Mystery of Evil

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milimac

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I still have a hard time coming to grips with how evil first came into the world. Yes, through free will. But what could possibly have caused the very first turning away from God? I can understand the story of Adam and Eve – Satan lies to them and plants the seed that causes them to disobey and not trust God. But what could possibly have caused Satan to turn away from God in the first place and thus tempt Adam and Eve? As the story goes, Satan was an angel, a pure spirit, who for some inexplicable reason, despite knowing the consequences of the choice to turn away from God, did so anyway – a permanent choice to be separated from God. Perhaps I give Satan too much credit. After all, if he had so much knowledge as angels do, did he really think separation from God would bring him some sort of lasting benefit?

If free will is a good given to us from God, will we ever lose it? Once in heaven, will it still be possible for us to turn away from God? I suspect not, but I can’t understand how evil came into this all-good creation, so I also have a hard time coming up with a convincing reason why not. Perhaps like so many Christian things, it’s a paradox. We actually become more free by losing our ability or desire to ever choose anything but God. But why hasn’t it always been like that from when God first created the angels and then later, man?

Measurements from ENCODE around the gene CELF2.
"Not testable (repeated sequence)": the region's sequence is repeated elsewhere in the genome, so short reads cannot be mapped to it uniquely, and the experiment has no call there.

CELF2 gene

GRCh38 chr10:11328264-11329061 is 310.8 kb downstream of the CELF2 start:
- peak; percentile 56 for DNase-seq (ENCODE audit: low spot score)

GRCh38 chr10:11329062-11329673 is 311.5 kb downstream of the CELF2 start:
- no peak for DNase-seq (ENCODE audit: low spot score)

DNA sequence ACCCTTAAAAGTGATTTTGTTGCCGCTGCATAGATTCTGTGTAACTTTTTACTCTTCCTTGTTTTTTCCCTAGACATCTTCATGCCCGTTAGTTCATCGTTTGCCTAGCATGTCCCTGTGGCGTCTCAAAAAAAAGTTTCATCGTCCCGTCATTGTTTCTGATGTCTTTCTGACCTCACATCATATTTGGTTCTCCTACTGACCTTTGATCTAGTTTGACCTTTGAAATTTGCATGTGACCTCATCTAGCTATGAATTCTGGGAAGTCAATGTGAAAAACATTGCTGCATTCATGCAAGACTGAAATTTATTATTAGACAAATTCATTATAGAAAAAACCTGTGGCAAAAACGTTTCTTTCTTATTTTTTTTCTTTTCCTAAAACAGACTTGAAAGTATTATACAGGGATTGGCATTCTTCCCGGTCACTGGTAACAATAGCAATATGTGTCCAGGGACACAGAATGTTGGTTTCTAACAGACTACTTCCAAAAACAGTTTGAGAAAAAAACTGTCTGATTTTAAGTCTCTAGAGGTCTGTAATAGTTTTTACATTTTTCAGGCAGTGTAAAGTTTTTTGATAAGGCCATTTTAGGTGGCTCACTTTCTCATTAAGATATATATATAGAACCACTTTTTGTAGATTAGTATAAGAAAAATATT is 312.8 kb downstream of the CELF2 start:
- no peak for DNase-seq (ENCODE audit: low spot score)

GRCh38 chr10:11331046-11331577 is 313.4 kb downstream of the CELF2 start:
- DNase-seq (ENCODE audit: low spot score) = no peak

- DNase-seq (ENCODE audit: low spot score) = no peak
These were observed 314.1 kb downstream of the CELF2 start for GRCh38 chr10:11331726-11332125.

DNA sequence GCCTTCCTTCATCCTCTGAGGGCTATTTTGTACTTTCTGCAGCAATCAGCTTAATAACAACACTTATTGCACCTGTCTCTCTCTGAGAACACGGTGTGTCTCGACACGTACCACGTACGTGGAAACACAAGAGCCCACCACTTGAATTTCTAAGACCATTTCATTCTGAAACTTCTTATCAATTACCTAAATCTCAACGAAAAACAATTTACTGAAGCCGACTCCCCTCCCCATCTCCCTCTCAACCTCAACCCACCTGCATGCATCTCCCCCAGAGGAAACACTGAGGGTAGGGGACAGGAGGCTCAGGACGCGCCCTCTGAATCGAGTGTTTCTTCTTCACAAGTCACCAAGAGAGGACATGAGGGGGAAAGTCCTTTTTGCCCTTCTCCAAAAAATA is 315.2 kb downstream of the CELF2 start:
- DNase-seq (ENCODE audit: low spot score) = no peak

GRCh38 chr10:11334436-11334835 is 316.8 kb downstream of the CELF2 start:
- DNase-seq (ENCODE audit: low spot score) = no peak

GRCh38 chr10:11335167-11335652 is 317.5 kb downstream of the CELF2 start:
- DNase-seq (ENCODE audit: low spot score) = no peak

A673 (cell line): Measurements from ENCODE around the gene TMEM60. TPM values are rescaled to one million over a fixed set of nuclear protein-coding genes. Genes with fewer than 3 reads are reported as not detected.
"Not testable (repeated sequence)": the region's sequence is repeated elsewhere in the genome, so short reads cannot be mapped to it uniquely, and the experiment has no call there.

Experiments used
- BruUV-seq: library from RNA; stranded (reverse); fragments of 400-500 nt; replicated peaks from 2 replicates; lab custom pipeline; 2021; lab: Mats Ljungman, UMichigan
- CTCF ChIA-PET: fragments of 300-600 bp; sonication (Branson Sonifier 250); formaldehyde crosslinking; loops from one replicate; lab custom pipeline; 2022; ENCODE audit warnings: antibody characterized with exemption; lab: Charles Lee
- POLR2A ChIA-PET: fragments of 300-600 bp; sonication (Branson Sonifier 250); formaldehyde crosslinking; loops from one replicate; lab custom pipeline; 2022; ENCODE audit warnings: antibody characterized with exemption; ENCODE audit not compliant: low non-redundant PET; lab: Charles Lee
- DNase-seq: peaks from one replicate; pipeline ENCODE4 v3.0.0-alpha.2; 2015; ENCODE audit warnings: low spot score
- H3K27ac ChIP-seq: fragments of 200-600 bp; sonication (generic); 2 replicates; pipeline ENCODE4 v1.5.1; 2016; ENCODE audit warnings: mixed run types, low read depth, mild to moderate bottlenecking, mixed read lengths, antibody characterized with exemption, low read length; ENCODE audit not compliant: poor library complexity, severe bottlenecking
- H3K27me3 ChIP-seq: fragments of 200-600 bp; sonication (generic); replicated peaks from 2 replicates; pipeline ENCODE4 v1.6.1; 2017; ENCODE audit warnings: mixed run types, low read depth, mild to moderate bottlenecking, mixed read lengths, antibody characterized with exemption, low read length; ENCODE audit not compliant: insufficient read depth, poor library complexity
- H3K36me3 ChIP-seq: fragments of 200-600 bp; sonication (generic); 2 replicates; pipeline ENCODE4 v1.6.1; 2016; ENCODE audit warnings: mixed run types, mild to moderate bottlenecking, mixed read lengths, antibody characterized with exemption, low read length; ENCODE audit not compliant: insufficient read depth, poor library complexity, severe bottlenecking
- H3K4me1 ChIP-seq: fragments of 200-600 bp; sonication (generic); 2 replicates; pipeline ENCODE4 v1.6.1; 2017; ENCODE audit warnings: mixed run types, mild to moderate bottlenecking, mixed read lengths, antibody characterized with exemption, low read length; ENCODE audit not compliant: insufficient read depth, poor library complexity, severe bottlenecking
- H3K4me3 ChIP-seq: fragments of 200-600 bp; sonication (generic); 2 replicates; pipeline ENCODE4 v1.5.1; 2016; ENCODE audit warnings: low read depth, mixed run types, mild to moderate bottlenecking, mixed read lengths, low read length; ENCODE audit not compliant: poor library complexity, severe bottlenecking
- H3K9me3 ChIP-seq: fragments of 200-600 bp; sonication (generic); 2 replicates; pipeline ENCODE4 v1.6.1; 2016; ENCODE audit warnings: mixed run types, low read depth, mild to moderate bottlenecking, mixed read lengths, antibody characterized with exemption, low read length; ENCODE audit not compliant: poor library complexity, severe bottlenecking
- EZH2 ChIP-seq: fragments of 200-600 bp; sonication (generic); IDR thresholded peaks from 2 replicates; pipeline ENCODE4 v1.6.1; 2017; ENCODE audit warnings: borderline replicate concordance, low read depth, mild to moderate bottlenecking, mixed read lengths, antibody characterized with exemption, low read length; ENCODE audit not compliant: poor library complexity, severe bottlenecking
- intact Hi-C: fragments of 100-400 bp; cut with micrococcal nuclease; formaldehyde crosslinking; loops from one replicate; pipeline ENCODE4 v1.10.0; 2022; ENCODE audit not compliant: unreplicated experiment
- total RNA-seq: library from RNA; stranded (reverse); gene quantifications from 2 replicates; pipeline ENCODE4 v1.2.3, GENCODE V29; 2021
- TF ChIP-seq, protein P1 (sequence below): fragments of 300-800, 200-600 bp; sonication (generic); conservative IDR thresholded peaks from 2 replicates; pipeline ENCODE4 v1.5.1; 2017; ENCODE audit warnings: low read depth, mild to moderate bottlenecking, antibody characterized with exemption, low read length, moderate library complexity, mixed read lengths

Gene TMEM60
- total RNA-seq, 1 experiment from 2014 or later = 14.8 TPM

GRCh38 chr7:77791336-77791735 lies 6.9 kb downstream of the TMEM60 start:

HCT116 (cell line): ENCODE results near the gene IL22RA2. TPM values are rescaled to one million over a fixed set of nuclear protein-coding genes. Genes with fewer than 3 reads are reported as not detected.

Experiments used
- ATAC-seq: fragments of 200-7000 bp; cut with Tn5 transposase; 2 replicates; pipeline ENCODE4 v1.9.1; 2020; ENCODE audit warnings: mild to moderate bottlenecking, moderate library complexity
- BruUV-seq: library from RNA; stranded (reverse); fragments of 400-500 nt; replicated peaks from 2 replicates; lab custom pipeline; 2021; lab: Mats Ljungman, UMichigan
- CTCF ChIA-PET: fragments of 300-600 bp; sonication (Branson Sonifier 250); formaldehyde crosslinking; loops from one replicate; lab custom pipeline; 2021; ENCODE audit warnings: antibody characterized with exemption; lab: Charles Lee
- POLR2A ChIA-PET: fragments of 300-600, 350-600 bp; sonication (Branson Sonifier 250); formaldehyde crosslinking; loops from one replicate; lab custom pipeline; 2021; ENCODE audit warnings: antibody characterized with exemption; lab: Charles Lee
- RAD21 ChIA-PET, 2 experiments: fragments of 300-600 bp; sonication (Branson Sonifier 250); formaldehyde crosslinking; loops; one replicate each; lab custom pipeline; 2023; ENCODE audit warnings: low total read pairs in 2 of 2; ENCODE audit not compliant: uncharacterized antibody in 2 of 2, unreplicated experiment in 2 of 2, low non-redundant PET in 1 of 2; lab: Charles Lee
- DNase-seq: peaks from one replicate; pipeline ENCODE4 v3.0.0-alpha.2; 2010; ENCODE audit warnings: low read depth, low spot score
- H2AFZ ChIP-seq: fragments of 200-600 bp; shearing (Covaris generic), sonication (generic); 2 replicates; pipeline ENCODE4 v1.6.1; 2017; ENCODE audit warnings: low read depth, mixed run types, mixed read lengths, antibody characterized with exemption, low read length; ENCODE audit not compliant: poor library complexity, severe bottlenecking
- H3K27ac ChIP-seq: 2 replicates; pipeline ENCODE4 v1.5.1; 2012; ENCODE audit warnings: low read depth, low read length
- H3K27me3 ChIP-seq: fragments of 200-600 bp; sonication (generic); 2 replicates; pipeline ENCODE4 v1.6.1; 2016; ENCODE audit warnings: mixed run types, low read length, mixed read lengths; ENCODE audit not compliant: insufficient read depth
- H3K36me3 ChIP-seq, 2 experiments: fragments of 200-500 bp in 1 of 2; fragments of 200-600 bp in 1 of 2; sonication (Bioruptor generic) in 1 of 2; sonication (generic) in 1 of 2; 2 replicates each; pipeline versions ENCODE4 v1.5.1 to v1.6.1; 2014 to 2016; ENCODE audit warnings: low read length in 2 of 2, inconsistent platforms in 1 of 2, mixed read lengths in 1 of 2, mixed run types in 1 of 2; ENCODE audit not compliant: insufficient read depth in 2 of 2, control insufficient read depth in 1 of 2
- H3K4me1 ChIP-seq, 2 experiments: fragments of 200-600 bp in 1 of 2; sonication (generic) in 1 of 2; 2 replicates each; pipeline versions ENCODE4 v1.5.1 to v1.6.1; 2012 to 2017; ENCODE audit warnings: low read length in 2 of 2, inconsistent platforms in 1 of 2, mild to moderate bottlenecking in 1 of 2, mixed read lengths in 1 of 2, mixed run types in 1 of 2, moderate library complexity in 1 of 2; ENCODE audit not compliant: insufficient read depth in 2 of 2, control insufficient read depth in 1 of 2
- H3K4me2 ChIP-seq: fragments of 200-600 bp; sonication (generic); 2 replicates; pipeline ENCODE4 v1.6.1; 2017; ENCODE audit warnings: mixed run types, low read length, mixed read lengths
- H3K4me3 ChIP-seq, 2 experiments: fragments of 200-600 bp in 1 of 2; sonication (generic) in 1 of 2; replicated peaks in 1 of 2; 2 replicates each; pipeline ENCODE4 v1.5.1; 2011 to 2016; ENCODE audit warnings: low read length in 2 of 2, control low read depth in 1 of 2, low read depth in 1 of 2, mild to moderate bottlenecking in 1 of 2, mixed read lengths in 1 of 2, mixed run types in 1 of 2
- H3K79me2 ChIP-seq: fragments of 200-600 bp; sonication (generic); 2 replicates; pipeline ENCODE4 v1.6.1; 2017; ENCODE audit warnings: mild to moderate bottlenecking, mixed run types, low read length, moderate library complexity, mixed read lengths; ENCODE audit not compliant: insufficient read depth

Obviously I have too much time on my hands this evening, but I welcome your comments.
 
I am not sure how much I can help, but I’ll try. First, when you die, your will becomes fixed, either for God (heaven) or not (hell), so you cannot turn away from God after death.

As far as why Satan turned, we can only speculate. I have heard many times that the reason was that man was to have a closer relationship with God than the angels. Lucifer was supposed to be the most beautiful of all angels, yet God had stated that the second person of the Trinity was to take on human form. Even before we had a need for salvation, God saught the special union with us. Another that I had heard was that Lucifer, taken by his own grandure, felt that he should not be subject to God, but equal to God. Yes, Lucifer would have had to have known what would happen, but he may not have been able to subjugate his desires to fit God’s commands. There are many other possible reasons for the fall. Two important things. First, once an angel decides, it is decided. There is no going back. Second, once Lucifer fell, it makes since from a human perspective that he would do all he could to mess up God’s plan. Yes, he knows he cannot win, but he still tries.